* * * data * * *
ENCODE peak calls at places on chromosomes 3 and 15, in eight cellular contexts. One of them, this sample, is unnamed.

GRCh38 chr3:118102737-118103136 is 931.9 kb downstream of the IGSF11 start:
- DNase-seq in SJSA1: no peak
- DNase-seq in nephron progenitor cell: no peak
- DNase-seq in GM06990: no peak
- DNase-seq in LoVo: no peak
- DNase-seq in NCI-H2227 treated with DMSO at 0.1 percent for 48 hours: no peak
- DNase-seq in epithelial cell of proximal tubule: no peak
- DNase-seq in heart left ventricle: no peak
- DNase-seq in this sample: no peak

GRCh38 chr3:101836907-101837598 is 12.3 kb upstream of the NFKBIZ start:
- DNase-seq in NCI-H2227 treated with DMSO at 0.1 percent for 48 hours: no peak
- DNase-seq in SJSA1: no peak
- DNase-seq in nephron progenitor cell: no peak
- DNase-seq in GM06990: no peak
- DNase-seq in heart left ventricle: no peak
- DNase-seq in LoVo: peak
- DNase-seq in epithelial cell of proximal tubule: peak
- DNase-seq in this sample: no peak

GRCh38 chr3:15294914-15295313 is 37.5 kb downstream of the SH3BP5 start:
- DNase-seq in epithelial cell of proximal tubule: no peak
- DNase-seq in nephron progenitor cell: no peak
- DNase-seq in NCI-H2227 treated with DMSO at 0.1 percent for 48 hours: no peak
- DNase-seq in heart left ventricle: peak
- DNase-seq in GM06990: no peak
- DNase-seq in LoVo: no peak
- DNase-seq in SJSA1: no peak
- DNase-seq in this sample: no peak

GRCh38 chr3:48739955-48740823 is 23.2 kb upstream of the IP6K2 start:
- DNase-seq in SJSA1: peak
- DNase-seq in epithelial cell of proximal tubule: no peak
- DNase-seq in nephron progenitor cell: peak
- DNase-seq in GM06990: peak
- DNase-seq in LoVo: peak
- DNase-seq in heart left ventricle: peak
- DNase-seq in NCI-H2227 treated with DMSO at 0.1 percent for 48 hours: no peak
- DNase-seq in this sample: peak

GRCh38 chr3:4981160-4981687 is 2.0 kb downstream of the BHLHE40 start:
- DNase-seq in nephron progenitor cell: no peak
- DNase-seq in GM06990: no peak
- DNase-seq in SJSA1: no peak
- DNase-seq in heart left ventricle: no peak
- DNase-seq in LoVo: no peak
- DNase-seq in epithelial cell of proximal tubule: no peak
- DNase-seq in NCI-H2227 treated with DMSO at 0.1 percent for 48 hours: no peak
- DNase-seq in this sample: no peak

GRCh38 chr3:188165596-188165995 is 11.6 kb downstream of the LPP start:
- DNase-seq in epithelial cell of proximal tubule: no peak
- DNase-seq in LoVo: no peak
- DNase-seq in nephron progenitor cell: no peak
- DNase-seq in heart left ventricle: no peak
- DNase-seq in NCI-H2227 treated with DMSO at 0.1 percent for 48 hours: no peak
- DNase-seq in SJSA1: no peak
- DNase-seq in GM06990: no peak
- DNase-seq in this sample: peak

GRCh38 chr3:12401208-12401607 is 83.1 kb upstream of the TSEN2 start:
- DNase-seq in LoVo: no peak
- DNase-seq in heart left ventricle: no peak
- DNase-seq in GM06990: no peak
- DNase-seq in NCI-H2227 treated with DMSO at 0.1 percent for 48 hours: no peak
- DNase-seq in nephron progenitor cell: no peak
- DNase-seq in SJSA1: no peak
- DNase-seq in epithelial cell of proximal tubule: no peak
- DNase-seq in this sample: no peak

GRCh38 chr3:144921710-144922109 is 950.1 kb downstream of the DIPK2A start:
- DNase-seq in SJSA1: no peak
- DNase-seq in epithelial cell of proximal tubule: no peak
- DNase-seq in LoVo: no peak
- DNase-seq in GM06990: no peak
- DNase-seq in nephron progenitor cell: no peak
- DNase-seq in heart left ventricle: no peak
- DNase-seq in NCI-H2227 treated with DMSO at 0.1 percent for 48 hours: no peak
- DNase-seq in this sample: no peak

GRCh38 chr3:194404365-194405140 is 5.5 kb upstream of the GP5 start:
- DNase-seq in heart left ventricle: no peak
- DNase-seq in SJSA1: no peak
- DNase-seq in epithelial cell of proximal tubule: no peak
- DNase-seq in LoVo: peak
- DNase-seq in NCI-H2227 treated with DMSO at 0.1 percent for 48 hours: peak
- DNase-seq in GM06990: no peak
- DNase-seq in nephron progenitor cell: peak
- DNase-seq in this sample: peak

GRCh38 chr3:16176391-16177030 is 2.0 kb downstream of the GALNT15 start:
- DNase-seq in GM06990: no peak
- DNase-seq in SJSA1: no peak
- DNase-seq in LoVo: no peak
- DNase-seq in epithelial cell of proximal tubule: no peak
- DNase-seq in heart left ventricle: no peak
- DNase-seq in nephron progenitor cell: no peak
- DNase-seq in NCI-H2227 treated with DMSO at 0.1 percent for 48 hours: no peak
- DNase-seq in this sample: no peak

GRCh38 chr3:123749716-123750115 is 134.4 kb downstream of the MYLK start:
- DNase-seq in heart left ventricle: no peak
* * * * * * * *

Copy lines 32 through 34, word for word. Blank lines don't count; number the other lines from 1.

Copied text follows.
- DNase-seq in nephron progenitor cell: peak
- DNase-seq in GM06990: peak
- DNase-seq in LoVo: peak